As of today, I’ve been at the Sherman Centre for one month, and I’m enjoying both McMaster and Hamilton tremendously. I’ve already met a lot of people — and I know I’ll meet more — but I thought it might be useful to put together a self-introduction, based on the questions that people most often ask me:
I’m a recent graduate of the University of Washington’s PhD program in English and Textual Studies. My dissertation focused on 18th century English poetry about economics. While I was at the UW, I also taught courses in literature and composition, as well as writing courses for hard science and social science subjects.
When I’m not at the Sherman Centre, there’s a good chance that I’m knitting, hiking, bicycling, or petting my cat.
There are two answers to this question.
The first answer is that I heard about digital humanities for the first time shortly after I’d started working on my dissertation. I didn’t know much about what digital humanities (AKA digital scholarship) was — except that it involved computer programs. I didn’t know how computer programs might fit into studying 18th and 19th century English literature, but I started thinking about it.
Earlier that year, I had taught Charlotte Bronte’s Jane Eyre, which mentions that Jane’s salary as a governess is £30 per annum. My students wondered what that meant, in terms of purchasing power — and we had gone looking in digitized 19th century newspaper ads to find our answers.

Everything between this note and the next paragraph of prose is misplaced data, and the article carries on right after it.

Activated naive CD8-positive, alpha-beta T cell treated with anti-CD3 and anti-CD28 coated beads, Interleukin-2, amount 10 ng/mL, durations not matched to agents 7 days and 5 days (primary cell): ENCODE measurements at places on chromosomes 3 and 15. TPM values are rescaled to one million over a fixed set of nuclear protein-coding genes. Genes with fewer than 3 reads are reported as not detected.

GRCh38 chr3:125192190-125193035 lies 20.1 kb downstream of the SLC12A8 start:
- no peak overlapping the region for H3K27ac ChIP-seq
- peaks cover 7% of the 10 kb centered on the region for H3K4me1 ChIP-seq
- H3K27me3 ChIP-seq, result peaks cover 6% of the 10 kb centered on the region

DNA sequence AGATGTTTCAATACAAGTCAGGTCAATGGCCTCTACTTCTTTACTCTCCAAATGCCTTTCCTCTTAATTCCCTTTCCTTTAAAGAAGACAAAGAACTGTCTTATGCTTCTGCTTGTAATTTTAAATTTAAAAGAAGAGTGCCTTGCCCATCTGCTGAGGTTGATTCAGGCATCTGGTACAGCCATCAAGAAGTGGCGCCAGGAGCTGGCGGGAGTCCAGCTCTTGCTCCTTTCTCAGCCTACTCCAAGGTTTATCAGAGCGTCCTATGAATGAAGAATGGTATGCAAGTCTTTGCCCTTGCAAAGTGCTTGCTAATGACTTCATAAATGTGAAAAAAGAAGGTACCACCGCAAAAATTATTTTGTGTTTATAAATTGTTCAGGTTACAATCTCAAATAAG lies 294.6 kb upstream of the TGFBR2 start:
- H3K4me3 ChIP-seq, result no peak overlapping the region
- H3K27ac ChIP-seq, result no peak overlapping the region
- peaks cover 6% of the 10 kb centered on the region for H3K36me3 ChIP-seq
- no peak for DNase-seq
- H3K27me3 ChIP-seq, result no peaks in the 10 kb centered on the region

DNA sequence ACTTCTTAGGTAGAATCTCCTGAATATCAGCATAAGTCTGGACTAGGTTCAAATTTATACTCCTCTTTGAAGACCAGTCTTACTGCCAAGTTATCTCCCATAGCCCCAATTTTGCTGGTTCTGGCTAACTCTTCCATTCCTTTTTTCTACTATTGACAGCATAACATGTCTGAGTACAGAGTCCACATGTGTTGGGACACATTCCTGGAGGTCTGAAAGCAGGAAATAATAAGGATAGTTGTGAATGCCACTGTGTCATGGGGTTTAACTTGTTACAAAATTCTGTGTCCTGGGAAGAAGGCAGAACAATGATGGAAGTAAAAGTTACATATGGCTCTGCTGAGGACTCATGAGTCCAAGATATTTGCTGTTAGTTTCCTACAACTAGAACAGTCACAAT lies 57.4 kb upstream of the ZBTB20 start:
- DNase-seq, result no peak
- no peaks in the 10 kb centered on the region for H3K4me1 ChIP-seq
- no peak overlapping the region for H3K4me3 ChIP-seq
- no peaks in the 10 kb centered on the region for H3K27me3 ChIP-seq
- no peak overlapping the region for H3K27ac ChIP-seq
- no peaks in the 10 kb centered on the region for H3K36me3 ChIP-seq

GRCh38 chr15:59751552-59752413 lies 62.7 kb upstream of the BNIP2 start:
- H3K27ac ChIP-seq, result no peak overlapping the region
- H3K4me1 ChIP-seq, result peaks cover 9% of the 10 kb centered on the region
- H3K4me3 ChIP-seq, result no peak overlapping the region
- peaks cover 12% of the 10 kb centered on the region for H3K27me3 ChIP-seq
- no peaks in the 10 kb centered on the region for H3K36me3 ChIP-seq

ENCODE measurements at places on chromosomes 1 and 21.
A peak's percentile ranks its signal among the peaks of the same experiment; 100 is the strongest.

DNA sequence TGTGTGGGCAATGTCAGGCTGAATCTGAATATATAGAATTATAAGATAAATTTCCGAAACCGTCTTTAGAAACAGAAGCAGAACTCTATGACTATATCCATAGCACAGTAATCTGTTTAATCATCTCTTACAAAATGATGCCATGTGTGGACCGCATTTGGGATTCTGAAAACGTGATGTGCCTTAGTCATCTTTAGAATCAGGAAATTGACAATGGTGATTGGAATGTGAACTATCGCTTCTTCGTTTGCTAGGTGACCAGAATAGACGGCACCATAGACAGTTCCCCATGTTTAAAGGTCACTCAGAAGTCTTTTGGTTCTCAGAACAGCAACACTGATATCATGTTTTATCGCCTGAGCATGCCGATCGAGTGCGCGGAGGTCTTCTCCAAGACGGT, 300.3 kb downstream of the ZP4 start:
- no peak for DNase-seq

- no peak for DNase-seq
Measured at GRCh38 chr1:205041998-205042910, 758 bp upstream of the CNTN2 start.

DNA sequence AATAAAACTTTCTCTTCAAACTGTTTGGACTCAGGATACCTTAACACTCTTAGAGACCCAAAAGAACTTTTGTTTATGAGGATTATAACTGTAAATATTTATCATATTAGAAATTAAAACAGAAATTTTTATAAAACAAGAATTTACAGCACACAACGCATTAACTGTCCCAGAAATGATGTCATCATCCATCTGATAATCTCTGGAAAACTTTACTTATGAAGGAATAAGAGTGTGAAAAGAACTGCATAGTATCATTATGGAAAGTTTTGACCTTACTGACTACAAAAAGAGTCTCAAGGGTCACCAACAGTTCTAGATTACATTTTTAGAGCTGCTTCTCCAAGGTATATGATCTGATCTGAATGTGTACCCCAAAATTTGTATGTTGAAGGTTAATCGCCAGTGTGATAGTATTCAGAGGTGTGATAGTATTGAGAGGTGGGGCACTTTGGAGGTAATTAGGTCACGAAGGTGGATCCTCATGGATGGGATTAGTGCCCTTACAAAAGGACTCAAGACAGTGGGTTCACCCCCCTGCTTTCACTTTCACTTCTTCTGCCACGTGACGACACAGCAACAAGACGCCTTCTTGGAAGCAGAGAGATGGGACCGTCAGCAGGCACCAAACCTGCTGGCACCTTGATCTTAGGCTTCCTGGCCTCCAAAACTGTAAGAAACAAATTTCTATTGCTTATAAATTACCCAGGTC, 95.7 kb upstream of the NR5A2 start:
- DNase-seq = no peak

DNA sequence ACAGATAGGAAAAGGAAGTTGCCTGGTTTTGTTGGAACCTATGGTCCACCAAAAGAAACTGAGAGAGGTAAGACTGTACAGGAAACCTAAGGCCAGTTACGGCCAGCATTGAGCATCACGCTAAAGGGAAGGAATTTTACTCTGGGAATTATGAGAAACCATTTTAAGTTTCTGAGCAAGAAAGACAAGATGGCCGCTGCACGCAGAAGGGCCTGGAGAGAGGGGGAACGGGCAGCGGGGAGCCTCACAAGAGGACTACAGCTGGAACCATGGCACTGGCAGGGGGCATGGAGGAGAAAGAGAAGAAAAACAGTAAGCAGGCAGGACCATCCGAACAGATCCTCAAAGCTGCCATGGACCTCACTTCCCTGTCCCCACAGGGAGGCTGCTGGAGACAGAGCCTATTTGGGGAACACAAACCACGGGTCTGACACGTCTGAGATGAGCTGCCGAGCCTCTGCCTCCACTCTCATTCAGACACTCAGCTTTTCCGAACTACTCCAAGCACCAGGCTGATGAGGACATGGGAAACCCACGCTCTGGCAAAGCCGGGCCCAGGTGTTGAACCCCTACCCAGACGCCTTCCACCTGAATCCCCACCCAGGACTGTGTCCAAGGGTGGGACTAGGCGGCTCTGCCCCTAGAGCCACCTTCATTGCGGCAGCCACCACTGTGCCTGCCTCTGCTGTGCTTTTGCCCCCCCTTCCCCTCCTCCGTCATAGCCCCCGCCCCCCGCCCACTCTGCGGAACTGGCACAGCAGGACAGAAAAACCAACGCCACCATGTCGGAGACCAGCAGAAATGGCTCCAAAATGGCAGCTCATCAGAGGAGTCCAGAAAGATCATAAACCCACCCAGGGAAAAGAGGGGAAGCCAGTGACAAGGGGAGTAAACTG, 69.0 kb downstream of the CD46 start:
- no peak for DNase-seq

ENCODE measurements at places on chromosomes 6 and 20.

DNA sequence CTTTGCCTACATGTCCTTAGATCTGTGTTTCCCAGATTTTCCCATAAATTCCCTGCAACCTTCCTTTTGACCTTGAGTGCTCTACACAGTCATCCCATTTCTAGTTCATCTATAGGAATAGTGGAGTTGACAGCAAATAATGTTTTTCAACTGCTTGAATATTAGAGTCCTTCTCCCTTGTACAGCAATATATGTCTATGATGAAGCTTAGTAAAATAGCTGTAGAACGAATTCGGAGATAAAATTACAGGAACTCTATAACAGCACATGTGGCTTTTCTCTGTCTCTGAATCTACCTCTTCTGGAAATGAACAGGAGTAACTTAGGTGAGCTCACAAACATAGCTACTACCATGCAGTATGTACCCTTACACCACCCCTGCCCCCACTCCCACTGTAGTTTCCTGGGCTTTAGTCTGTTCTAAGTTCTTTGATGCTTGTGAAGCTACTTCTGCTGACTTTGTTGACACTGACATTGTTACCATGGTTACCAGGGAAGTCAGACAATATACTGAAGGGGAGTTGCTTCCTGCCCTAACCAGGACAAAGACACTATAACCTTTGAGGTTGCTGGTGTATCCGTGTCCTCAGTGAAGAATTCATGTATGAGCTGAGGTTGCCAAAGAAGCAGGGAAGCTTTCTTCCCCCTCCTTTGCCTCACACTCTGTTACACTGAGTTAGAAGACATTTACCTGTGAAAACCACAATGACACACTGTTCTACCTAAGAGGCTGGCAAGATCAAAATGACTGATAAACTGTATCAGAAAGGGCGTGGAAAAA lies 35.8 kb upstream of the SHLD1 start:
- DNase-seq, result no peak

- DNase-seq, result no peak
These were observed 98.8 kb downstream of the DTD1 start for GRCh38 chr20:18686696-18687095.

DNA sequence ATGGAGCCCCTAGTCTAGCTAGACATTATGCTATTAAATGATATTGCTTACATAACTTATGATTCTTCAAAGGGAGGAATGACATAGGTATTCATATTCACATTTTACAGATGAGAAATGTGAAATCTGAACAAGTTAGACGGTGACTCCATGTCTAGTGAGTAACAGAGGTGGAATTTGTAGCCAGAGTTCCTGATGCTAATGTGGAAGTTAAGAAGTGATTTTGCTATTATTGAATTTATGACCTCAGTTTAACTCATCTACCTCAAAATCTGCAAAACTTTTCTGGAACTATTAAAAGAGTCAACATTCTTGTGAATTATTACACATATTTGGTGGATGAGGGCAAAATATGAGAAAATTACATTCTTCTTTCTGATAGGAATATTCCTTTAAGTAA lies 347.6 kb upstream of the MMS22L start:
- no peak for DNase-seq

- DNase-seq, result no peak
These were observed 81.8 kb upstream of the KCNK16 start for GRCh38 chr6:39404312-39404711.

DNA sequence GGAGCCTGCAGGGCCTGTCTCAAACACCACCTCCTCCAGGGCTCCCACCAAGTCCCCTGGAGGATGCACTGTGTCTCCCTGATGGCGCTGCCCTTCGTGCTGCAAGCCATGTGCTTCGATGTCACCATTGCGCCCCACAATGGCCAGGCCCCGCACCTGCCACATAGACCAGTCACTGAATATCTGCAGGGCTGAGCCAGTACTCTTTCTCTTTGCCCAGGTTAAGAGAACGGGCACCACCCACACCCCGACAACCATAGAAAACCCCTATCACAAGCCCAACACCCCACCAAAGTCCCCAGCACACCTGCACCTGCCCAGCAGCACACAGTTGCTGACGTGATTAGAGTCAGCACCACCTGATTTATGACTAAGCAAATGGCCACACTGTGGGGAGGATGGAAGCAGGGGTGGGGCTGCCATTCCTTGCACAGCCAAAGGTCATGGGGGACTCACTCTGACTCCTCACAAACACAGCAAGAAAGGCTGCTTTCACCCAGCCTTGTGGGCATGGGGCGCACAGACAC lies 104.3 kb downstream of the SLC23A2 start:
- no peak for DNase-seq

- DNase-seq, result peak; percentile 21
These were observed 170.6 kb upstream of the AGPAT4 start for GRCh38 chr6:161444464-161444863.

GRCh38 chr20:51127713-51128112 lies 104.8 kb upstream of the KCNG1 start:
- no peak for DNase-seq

After I learned about digital scholarship, I wondered: would it be possible to build a database that would contain prices from historical texts? I was imagining an interface where someone could type in an amount of money (£30), a date range (1840-1850), and a region (England), and click “Submit,” and then see an index of other things (goods, services, experiences) that cost £30. Or maybe they would start by entering a good, or a position (governess), a date range, and a region — and pull back all the salaries offered to governesses in newspapers or books at the time.
I knew that there were thousands of historical texts that had been digitized, so the information was out there. And once I started looking for prices, I discovered that novels (not to mention other documents) were full of them: loaves of bread, bottles of beer, theatre tickets, pills to cure syphilis…a near-infinite set of possibilities. A database of prices could illuminate studies focusing on labor and social class, not to mention illuminating how authors used information while writing fiction.
The idea for the price database was important because it gave me a specific goal to work towards, instead of trying to learn everything there was to know. As I’ve made progress with the price database, I’ve learned a lot about the ups and downs of working with computers in general for scholarly research.
The second answer to the question of how I got started is that learning about digital scholarship ended up changing the way that I pursued my non-digital scholarship.
When I first heard about digital scholarship, I was still in the early stages of dissertating, and frankly, I was floundering. I couldn’t get a grasp on the scope of my argument, and couldn’t seem to break it down into manageable pieces to focus on one at a time. My confidence in my abilities as a researcher was rather low.